By Mike McGrattan
Very few people truly enjoy business travel; every day a different city; running to catch a flight or train, the lack of a home-cooked meal, a strange bed each night. It can be tiring and when you get back to the office there’s always the catching up to do. Yet when your travel includes going to train shows, layout tours and presentations at clubs and hobby shops the chore seems just a little more enjoyable.
Dan and I set out for a whirlwind tour of Quebec and New Brunswick last week and will end two weeks of travel tomorrow with the fine folks at Otter Valley Railroad in Aylmer, Ontario. Along the way we have met so many modellers, rail-fans, retailers and friends that the grind of a two-week business trip seems considerably lessened. Come along as we look back on “Dan and Mike’s Excellent Adventure.”
Leaving Union Station on VIA Train 62 we set out for Montreal and a visit to the Vermont and Essex Hobby Railway. If you haven’t had the privilege of seeing this incredible layout it’s hard to describe just how much hard work and attention to detail has been put into it. The model of the St. Alban’s station and train shed is a true HO scale masterpiece. Photos below are by Luc Comtois.
We had a chance to feature some of our upcoming releases including the FPA-4/FPB-4 and the LRC. Club members got a chance to give the pre-production models a test run and the feedback we received was both positive and quite valuable. (Everywhere we go we try and let the people in attendance run our pre-production models and ask them for feedback. The modelling public are not only our customers; they are a great source of information and input that allows us to make our products better).
After having dinner with the guys from Hobby Jonction Express in Dorval, we were off to the West Island Modular Railway. Established in 1986 this club welcomed us in for an evening session where we gave all our upcoming releases a good workout on their spacious mainline. The club is a great mix of veteran model railroaders, new modellers and young, up and coming model railroad enthusiasts. The LRC was the star of the show as many members fondly remember it gracing the rails that pass right beside the club’s facility.
Wednesday morning it was back on VIA and train 22 to Quebec City. Our friend, Les Halmos of Model Railroad Hobbyist Magazine was our host and tour guide.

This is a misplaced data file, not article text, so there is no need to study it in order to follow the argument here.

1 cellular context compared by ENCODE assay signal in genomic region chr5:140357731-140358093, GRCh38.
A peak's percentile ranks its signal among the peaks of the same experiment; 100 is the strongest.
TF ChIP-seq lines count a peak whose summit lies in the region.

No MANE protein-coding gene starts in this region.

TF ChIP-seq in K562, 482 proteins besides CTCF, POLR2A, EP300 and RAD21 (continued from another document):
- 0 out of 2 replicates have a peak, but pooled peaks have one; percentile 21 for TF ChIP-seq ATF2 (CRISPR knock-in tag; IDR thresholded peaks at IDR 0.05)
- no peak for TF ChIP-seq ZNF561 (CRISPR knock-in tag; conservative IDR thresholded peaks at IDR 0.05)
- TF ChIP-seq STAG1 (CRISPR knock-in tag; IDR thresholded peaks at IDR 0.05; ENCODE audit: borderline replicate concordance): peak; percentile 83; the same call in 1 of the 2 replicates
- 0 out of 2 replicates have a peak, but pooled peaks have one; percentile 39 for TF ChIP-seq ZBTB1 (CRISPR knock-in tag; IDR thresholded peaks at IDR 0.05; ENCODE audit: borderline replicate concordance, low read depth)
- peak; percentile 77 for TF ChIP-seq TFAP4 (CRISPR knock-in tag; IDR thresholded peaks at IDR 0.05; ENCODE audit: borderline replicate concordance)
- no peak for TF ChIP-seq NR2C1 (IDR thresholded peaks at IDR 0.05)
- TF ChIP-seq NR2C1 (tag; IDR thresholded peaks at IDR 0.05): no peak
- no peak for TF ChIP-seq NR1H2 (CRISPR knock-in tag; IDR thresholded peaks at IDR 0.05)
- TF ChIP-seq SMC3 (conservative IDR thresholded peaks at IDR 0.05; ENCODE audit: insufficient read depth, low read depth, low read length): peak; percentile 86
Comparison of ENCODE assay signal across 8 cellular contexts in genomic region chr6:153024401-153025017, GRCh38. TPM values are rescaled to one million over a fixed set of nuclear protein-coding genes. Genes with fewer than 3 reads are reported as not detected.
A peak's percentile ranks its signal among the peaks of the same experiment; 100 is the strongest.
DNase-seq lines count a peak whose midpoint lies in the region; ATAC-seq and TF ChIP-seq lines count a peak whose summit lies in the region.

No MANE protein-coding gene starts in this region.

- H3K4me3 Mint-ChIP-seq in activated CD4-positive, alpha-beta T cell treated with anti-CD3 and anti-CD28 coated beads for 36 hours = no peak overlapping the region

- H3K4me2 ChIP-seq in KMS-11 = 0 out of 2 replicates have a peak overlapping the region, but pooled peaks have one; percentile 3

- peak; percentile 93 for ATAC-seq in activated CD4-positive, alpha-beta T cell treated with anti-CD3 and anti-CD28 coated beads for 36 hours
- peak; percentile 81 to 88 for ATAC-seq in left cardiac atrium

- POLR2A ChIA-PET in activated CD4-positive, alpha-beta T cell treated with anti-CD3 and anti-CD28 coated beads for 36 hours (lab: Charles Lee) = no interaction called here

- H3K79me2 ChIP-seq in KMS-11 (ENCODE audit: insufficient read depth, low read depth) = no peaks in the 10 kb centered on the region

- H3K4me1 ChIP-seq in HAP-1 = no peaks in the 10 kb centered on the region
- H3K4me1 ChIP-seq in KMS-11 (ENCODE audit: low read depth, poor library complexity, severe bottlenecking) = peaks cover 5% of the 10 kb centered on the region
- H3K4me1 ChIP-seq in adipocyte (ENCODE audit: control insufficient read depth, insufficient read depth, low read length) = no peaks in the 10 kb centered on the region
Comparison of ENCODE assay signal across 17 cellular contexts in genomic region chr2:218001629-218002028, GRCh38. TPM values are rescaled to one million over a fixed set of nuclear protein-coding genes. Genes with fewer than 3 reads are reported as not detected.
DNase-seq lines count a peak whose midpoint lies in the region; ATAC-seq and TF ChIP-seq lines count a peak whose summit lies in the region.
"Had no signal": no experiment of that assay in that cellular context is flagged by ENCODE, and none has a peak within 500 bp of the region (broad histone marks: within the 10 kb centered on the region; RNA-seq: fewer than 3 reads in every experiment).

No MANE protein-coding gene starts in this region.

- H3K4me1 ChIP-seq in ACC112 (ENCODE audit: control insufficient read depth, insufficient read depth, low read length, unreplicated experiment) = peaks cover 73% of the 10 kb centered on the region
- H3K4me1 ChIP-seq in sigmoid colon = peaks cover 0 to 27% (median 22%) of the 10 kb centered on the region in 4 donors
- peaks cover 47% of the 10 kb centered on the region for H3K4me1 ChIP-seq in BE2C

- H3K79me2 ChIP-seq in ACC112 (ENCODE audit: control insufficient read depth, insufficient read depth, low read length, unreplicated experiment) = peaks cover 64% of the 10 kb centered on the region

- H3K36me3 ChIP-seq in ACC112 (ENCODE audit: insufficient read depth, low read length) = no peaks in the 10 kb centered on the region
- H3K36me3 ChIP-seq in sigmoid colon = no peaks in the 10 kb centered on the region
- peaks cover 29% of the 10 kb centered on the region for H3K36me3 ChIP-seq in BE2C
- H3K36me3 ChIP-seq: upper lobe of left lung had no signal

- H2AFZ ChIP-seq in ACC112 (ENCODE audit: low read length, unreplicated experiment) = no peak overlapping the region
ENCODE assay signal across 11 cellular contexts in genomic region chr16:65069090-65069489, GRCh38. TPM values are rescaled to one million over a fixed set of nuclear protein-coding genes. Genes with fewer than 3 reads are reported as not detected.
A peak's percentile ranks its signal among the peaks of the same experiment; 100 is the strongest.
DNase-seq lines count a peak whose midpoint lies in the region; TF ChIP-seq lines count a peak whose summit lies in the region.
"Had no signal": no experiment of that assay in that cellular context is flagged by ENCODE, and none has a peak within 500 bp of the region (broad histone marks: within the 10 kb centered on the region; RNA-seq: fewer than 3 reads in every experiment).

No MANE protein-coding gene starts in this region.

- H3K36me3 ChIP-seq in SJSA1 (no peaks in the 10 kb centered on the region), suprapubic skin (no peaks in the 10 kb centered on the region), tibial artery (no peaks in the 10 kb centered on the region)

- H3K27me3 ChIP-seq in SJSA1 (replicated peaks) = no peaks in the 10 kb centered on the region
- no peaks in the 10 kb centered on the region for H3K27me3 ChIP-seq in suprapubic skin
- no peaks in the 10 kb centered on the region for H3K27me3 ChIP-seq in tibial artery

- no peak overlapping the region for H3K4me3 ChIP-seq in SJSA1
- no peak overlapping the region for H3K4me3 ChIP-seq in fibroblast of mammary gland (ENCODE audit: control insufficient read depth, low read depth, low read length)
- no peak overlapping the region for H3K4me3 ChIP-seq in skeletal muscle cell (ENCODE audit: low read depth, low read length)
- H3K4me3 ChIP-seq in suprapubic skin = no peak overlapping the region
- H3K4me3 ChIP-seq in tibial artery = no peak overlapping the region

After a traditional smoked-meat sandwich for lunch Les took us to three outstanding club layouts so we could share our new models with the members. First up was Les’s own club, the Free-Modu-Rail de la Capitale Built to Free-Mo standards, this semi-permanent layout in a wonderful facility is an outstanding layout, both from an operating and scenic perspective. The club members gave the FPA-4/FPB-4 lash up a good workout on their mainline providing us some wonderful opportunities for snapping some photos.
Before joining Rapido I spent 25 years in the paper industry and have spent more time than I care to remember at numerous mills and paper plants. The first thing you see when you walk into the club room is a stunning model of a CIP (Canadian International Paper) mill. Stopping dead in my tracks I flashed back to visits to the CIP mill at La Tuque, QC as this mill is a highly accurate representation of just such a mill. (that’s a lot better than his usual flashbacks. -Ed.) A well-designed track plan provides a mill switching crew with hours of challenging and enjoyable operating potential and the visual accuracy of the over 12-foot-long facility made this veteran of the industry vividly recall the smells and sounds of a day at the mill.
Our next stop was another private club, the Bichotte and Vanasse Railway. I’d never heard of this club before; their HO scale layout is tucked away in the second story of a nondescript industrial facility. However, one look at the opening scenes of this stunning layout told me that I’d been missing something very special.
Winding its way through several rooms, the layout is a visual overload of highly-detailed and beautifully-modelled scenes. A huge (we’re talking 14 feet long) steel mill provides almost unlimited operating potential and, as can be seen by the slag car dump area, is detailed beyond the level of most layouts. The hot slag really glows!
Beautiful bridges, scenic tunnels, a custom-made “Peterbilt” dealership and a huge open pit mine are but some of the scenes that jump up at the visitor who, as I did, has to force himself to focus on one vignette at a time in order to truly appreciate the craftsmanship.
Our LRC took a spin around the main line and was caught by Dan on the scratch built bascule bridge while I marvelled at the port scene with its craftsman made ships and water scenes.